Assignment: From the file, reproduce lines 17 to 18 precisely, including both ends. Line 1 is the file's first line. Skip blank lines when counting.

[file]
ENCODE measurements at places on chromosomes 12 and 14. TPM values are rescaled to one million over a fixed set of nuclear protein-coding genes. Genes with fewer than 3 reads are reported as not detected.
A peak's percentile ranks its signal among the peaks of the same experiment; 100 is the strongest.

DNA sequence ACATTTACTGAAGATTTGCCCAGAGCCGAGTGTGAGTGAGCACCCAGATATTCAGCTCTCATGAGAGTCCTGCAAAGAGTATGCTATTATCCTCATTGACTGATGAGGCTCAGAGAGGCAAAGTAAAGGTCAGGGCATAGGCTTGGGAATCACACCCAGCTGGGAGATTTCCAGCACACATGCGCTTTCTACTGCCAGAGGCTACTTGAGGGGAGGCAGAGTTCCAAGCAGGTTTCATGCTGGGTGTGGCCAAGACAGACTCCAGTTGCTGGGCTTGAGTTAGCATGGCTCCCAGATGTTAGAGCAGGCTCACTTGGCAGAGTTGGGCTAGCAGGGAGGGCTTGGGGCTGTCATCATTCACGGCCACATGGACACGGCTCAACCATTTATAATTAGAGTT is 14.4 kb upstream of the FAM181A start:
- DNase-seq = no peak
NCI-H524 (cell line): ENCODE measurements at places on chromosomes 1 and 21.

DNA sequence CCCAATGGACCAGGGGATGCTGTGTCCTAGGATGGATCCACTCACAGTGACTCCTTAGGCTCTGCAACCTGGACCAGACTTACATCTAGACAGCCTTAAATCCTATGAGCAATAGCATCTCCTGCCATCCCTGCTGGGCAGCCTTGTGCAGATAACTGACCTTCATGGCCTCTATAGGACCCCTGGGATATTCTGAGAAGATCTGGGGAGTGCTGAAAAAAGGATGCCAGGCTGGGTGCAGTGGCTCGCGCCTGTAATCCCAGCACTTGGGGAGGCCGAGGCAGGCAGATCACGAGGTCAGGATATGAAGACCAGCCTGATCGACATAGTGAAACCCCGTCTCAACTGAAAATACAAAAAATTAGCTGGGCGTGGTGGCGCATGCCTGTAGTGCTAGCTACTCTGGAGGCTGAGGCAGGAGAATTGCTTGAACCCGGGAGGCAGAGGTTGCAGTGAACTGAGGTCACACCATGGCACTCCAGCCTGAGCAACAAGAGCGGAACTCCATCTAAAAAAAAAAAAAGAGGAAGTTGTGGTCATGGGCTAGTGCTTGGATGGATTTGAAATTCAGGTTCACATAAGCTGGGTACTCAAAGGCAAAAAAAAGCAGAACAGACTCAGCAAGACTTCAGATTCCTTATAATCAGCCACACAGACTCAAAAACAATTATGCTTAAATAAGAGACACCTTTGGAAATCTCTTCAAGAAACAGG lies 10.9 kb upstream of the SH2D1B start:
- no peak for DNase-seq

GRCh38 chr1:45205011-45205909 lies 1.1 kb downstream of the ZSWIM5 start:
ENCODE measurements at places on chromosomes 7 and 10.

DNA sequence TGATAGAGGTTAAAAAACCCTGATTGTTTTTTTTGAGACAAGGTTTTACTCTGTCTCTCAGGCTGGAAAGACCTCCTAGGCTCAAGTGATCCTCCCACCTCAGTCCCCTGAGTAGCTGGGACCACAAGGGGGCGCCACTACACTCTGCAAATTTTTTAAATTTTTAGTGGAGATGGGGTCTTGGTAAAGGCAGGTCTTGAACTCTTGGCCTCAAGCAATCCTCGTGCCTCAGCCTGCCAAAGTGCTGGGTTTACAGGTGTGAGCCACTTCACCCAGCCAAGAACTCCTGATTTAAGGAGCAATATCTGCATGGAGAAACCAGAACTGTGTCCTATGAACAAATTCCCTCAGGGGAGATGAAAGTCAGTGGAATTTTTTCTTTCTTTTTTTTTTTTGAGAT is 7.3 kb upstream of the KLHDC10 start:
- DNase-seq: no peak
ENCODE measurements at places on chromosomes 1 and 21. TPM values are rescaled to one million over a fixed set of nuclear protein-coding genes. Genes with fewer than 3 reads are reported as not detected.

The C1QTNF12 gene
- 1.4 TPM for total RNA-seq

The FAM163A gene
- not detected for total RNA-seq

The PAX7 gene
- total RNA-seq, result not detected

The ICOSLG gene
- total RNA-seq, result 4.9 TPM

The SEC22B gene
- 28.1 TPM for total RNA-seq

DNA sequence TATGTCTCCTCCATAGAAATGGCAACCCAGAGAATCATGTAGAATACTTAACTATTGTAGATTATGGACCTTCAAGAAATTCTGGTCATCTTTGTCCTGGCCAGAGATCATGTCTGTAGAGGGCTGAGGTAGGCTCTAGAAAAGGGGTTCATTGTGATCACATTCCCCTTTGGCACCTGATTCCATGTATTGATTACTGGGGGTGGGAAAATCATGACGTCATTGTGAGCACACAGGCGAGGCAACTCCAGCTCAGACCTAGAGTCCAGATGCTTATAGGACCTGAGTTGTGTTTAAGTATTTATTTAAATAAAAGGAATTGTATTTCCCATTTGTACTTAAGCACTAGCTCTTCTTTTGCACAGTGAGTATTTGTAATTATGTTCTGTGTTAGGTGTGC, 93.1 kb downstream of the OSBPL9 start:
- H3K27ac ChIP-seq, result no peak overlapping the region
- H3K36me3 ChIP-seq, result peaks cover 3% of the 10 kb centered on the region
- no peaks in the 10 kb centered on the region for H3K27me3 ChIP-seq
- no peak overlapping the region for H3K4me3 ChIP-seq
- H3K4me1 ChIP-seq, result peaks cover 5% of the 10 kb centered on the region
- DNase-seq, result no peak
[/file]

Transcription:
The PAX7 gene
- total RNA-seq, result not detected